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WILLIAM SOMERSET MAUGHAM

 
1874-1965 

PRESENTED BY
UPAKA THE ASCETIC



Somerset Maugham lived a long time; almost one hundred years. He was young in Queen Victoria's England, when the sun never set on the British Empire, Europe was the center of the civilized world, and the horse drawn carriage was the preferred mode of transportation. He lived to see the collapse of the great colonial empires, the rise of America, and to fly in an airplane. He seems to have taken it all in with his usual phlegmatic demeanor.

William Somerset Maugham
by Edouard MacAvoy 

 










W. Somerset Maugham was born in Paris as the sixth and youngest son of the solicitor to the British embassy. He learned French as his native tongue. At the age of 10 Maugham was orphaned and sent to England to live with his uncle, the vicar of Whitestable

 





Educated at King's School, Canterbury, and Heidelberg University in Germany, Maugham then studied six years medicine in London. He qualified in 1897 as a doctor from St. Thomas' medical school.

 



He abandoned medicine after the success of his first novels and plays but he studied the craft of writing as assiduously as he had medicine, often writing out passages of other novelists. He never owned a typewriter but wrote everything by hand. He eventually developed a habit of writing four hours each morning.

 














Maugham then lived in Paris for ten years as a struggling young author. In 1897 his first novel, LIZA OF LAMBERT appeared. His first play, A MAN OF HONOUR was produced in 1903. Four of his plays ran simultaneously in London in 1904. 

 


Maugham's breakthrough novel was the semi-autobiographical OF HUMAN BONDAGE (1915), which is usually considered his outstanding achievement. It made him the most popular author of his time. During World War I he was a volunteer ambulance driver, one of the so called Literary Ambulance Drivers of the day. In 1928 he purchased Mauresque (a word meaning 'of Moorish style'), a villa on the Riviera in the south of France overlooking the Mediterranean Sea. In the early part of 1938 Maugham Travels in India, meeting Sri Ramana Maharshi, who he later used as a model for the holy man in his novel The Razor's Edge. As the the Nazi military juggernaut thrust across the border into France, Maugham, like thousands of others, was forced to become a refugee, albeit, a fairly well off refugee. Under the auspices of his American publisher Nelson Doubleday, he settled in the United States for the duration of the war, first in South Carolina then in Hollywood, California. With the end of hostilities he returned to Mauresque and it remained his home till the end of his days.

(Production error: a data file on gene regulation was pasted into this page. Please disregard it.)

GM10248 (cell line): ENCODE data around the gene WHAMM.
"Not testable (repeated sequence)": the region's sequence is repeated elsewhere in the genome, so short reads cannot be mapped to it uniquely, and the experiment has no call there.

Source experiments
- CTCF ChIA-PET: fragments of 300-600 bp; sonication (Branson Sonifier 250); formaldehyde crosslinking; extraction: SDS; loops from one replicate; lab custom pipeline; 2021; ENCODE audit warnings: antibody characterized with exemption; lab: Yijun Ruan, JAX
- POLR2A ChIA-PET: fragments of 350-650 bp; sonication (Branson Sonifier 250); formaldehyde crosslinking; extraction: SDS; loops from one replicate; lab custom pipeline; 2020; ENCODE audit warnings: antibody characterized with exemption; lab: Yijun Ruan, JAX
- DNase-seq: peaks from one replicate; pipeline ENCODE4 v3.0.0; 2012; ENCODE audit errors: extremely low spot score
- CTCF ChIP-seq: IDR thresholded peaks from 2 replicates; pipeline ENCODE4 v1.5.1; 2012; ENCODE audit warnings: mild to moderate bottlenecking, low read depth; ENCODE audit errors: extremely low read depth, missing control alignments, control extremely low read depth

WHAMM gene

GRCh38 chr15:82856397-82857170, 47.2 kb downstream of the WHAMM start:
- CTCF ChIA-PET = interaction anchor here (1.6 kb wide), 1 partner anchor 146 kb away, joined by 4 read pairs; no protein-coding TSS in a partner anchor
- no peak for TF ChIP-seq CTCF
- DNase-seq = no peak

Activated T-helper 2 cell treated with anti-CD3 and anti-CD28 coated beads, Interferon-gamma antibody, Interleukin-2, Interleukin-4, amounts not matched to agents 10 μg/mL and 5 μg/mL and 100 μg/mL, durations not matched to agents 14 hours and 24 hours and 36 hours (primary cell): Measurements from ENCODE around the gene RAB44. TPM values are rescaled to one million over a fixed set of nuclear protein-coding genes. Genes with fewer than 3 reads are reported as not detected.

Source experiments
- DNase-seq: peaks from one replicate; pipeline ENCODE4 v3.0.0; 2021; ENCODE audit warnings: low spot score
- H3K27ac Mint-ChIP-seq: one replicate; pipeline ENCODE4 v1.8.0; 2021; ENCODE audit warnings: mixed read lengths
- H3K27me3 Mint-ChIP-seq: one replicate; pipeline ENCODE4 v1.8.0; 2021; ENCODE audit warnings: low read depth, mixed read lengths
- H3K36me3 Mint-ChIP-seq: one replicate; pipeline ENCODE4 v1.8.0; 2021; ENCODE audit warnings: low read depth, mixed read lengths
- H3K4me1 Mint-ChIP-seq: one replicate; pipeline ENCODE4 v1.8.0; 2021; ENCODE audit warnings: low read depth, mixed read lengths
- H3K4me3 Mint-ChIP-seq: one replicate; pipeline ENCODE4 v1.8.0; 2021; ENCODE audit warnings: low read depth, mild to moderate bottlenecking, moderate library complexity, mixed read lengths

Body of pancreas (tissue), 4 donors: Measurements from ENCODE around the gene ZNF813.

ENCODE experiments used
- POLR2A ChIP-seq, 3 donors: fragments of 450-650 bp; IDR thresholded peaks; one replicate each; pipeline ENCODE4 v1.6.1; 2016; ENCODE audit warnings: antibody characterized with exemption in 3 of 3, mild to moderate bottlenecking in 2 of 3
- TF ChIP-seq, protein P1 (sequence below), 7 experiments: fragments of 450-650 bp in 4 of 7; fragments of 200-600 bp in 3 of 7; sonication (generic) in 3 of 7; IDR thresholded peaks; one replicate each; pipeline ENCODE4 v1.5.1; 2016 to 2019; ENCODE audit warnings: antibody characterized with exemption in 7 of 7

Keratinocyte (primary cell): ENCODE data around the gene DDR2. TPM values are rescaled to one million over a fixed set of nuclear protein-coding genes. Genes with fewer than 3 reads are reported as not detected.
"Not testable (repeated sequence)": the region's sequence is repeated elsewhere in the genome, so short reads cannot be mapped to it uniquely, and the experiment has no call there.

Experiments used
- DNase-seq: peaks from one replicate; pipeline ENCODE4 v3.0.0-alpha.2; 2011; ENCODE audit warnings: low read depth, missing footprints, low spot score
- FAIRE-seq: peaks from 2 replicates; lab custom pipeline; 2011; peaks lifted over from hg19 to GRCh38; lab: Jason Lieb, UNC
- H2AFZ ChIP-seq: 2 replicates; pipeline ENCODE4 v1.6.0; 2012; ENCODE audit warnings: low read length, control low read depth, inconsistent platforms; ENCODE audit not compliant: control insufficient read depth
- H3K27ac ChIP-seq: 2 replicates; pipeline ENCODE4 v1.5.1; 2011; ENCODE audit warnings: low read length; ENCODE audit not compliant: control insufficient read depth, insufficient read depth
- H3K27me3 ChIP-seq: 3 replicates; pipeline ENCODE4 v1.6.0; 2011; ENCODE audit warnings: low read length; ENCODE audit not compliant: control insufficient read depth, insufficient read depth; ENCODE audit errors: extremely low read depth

W. Somerset Maugham lived to be 91 years of age. He passed away December 16th, 1965. He had lived in Victorian England, turn of the century America, Europe between the wars, and seen the invention of movies, radio, and television --- briefly summing it all up somewhat with his own words in Looking Back. All the while he traveled the world, rubbed shoulders with the richest and the most famous people of the day, put together a private art colletion of Impressionist paintings that was the envy of all who saw it, and observed the human condition in all its myriad forms.



SEE OTHER BIOGRAPHIES:

W. SOMERSET MAUGHAM: A BIOGRAPHY


MAUGHAM



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BESTSELLING NOVELS OF THE 20th CENTURY: The Razor's Edge




ZEN ENLIGHTENMENT IN A NUTSHELL




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FROM THE ORIGINAL
WITH THANKS TO:

RICK BATEMAN
THE W. SOMERSET MAUGHAM CENTER
(NO LONGER ACTIVE)